The population is 20% bigger now than it was in 1979 (before the advent of Right to Buy) and yet we now have 1.5 million fewer social homes.

At a time when property costs – rent, repairs and mortgage costs – have never been higher, we should be increasing the numbers of affordable housing not drastically reducing them.

The extension of Right to Buy will only make a dire situation even worse.

Matthew Applegate

Chief Executive, Vale of 
Aylesbury Housing Trust

HELPING HAND

Please may I pass on my thanks to the two angels, Lorraine and David who kindly rescued me with my bike and boots from a fall into the Wendover canal near Aston Clinton last Saturday afternoon (11th April).

I am so grateful , these are kind-hearted people who care. Thank you.

Rosamond Pile

Stoke Mandeville

education

Not good enough

To follow up on Catherine Stoker’s Education Eye some weeks ago: Beware school league tables.

By ‘less academically selective’, I am assuming the sensitive Ms Stoker means Bucks Secondary Modern schools.

I agree, virtually all of these deliver beyond expectation. Despite these schools having been given the majority of the demotivated, the SEN and the poorer Pupil Premium cohorts.

Question is how long can this be sustained? This overachievement is enabled by a huge and selfless effort by Secondary Moderns staff.

This is simply not sustainable. Unless we start funding Secondary Moderns fully and properly according to their high level of needs.

I have a different view on the delivery by ‘Highly competitive schools’, I assume this means Grammar Schools.

We are all sophisticated enough say aloud, almost all the children that pass the New 11+ Exam are tutored, though I accept only roughly 40-50% of tutored and privately educated children actually pass the New 11+.

For parents to have made this enormous investment in finance, time and hope, the best rewards must be virtually guaranteed A or A* in the majority of subjects. Only fair and equitable reward.

I am afraid Grammars (and private schools) may not be doing this.

According to Guardian, in 2013, the best Grammar School in Bucks came in at No. 33 out of the top 100!

This is simply not good enough. http://www.telegraph.co.uk/education/leaguetables/10590130/Top-100-secondary-schools-by-GCSE-results-2013.html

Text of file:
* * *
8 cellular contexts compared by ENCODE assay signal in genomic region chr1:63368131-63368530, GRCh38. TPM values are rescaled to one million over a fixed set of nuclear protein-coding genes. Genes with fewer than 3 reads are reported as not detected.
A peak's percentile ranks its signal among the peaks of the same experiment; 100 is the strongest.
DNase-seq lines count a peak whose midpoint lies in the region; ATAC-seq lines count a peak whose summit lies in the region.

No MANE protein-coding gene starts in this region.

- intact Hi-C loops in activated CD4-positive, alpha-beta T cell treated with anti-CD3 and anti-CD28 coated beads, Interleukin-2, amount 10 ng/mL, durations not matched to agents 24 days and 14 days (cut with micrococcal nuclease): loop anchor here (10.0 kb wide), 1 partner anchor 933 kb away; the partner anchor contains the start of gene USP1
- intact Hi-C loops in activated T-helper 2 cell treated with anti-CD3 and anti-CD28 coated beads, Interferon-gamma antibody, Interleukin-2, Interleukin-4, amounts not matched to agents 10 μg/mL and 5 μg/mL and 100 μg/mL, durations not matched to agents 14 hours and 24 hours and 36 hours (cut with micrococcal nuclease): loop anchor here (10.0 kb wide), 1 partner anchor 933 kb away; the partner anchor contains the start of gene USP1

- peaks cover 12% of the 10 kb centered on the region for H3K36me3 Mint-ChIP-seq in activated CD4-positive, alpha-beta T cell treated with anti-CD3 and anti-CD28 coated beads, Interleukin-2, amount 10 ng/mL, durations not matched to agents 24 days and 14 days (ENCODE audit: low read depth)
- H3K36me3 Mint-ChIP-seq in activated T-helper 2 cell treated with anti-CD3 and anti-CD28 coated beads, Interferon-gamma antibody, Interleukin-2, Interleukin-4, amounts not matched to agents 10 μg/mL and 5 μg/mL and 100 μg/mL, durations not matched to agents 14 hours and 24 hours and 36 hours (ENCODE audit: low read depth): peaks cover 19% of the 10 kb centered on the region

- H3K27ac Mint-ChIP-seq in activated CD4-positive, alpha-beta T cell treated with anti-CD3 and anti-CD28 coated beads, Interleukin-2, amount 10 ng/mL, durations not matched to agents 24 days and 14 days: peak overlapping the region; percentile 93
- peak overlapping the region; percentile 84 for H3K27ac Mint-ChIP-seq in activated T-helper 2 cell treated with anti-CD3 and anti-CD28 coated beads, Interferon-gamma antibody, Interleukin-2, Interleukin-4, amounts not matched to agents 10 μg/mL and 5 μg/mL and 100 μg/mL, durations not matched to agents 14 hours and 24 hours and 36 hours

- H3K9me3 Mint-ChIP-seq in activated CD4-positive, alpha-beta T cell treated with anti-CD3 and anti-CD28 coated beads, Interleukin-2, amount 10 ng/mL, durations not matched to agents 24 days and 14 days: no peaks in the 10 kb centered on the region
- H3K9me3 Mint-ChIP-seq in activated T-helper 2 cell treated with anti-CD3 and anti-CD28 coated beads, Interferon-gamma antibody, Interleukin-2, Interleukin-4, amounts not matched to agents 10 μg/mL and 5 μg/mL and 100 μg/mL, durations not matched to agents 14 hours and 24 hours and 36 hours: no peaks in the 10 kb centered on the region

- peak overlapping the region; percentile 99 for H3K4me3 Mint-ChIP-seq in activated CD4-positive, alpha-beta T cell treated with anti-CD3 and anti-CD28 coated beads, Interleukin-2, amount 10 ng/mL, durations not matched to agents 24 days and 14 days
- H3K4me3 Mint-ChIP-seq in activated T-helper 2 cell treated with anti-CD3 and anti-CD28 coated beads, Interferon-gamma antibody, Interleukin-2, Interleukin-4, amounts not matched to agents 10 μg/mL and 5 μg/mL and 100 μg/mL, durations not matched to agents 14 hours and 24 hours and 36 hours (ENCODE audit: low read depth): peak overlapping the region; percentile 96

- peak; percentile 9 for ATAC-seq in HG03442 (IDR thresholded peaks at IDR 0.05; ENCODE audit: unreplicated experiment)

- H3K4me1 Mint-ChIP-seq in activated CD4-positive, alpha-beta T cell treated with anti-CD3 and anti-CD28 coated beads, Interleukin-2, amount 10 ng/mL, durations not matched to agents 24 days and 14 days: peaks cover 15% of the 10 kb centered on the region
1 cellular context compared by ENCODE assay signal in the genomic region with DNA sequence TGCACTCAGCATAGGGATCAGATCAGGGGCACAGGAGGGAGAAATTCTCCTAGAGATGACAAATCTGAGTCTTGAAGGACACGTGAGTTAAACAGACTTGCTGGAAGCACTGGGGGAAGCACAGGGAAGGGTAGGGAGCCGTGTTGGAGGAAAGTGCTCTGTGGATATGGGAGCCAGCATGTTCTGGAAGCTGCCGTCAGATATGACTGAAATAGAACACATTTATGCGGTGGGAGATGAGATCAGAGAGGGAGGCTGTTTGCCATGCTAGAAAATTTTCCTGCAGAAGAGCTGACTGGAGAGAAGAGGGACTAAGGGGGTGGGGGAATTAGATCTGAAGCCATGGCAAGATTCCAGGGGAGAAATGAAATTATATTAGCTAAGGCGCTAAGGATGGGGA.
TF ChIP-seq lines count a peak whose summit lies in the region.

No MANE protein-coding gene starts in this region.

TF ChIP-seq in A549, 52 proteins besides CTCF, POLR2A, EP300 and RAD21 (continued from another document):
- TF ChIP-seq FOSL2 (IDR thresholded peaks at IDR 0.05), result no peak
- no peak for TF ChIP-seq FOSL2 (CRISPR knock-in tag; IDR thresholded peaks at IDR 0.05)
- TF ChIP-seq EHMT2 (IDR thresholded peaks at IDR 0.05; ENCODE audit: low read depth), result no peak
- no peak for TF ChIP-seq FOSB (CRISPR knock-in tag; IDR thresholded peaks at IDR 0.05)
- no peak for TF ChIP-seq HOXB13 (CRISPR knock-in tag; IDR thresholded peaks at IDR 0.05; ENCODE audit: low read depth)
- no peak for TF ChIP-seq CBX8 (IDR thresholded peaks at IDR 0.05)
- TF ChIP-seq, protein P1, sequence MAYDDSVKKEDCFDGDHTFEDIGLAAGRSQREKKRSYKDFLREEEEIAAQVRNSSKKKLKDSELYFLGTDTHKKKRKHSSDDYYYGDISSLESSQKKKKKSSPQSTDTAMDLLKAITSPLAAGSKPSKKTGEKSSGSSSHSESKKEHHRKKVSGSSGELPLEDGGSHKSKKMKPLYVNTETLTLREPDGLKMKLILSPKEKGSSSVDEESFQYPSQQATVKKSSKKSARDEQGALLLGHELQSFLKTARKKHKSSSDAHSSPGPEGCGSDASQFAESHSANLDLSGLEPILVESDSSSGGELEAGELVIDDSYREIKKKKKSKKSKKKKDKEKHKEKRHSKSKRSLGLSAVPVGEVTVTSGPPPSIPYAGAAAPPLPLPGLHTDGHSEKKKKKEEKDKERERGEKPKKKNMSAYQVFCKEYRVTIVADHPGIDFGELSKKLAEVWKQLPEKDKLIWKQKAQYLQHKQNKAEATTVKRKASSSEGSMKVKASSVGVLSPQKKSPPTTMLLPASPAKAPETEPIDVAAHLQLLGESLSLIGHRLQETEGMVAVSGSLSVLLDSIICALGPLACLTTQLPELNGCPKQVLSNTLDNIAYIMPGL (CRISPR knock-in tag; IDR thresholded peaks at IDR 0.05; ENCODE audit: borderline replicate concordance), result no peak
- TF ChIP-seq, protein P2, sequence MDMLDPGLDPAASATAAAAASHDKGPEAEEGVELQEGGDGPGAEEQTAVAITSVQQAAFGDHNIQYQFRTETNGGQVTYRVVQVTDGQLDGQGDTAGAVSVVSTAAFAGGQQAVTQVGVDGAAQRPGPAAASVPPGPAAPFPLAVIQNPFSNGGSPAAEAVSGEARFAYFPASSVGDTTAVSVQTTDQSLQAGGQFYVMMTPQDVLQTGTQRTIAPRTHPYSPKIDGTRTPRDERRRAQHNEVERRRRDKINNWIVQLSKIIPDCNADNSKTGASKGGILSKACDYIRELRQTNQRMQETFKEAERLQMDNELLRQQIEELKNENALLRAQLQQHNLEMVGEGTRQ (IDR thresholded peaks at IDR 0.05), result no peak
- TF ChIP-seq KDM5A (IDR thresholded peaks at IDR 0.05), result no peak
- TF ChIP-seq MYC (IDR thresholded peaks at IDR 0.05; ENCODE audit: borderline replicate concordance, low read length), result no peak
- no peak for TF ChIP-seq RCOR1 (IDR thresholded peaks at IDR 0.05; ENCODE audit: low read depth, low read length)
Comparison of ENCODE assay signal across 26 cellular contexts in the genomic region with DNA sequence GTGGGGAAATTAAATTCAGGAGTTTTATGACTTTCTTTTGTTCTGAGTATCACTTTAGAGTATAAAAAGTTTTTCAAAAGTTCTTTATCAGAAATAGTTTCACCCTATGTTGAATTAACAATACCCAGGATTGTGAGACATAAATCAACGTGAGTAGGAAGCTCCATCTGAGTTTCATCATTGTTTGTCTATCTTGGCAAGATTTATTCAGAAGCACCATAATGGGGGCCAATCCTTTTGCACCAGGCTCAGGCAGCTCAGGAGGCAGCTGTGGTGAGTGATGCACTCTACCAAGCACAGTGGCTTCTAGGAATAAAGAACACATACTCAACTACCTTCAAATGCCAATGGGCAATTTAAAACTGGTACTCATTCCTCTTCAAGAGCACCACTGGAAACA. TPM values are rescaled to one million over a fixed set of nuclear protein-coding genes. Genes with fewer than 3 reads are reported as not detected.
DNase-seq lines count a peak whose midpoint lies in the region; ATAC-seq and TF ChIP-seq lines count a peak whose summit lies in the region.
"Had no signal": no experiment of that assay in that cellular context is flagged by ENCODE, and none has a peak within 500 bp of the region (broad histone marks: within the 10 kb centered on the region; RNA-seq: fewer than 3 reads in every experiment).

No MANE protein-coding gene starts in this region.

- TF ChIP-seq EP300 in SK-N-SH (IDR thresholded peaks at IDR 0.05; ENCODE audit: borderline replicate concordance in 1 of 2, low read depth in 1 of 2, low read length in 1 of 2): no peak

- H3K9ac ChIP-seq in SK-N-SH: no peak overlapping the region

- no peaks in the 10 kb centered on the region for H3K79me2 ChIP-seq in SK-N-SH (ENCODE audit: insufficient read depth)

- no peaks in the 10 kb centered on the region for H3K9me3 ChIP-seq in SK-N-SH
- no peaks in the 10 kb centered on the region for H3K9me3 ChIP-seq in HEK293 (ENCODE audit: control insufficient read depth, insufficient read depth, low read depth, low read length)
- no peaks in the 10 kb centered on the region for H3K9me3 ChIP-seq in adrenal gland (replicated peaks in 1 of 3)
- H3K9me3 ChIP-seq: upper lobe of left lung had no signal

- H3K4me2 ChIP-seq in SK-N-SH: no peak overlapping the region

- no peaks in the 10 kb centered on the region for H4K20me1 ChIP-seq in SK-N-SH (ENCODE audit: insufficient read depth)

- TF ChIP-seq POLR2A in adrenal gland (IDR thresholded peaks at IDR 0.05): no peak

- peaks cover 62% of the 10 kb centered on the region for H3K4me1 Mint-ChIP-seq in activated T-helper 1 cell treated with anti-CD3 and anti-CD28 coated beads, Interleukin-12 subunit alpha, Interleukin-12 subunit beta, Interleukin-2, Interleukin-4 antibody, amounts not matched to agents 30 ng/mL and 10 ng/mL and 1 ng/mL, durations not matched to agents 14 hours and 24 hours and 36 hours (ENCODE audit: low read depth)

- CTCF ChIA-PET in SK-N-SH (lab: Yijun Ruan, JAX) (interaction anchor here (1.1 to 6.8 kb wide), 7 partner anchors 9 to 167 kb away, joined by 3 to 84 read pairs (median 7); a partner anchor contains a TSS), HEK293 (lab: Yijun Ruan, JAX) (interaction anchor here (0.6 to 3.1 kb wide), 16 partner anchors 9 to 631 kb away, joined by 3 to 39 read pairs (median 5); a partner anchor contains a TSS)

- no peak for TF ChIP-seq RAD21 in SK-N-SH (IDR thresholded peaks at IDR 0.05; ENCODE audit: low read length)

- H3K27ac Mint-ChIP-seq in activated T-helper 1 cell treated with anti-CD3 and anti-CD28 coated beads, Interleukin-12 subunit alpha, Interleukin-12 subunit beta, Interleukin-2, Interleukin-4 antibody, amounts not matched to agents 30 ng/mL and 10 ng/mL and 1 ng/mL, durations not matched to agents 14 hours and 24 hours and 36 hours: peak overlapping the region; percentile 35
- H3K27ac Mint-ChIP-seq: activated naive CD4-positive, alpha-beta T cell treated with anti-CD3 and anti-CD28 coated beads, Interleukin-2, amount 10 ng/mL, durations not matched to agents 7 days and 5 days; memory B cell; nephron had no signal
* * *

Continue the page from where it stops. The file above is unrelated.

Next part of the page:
Iam Patel

via email

SIGN OF THE FUTURE

I was surprised to read the horrifying story an elderly lady who had to be left on a trolley for 16 hours at the Accident and Emergency department at Milton Keynes Hospital.

I listen a lot to interactive radio, such as 5 live, where alas such stories crop up regularly and they make me very angry, but I was under the illusion that here in MK we were one of the lucky ones who avoided these problems.

The state of the hospitals today and of the health service in general is disgraceful.

The last coalition government detached itself from responsibly for public healthcare through the 2012 Health and Social Care Act.

This amounted to an outrageous dereliction of their duty. I suspect the current situation is no accident but is part of a calculated plan to soften us up for some nasty changes which are going to appear over the next year or two

Anyone who expects to have to rely on public health care in the future should understand what to expect.

All you need to know is available on your computer. Just enter “NHS reinstatement bill 2015” into your search engine such as Google, click on the website www.nhsbill2015.org .

On the site there is a lot to take in so give yourself plenty of time to view the videos and read some of the text.

Most probably you will be shocked and very angry by what you learn. (There are plenty more sources available thru Google search if your are interested).

All is not lost however. The website tells you of actions they are taking and what you can do to help.

There are a lot of groups around the country campaigning for the NHS in one way or another, but time is running out.

All those affected - and that must be the majority of us- should be fully informed before making a decision on 
how to vote in the coming election.

Name and address supplied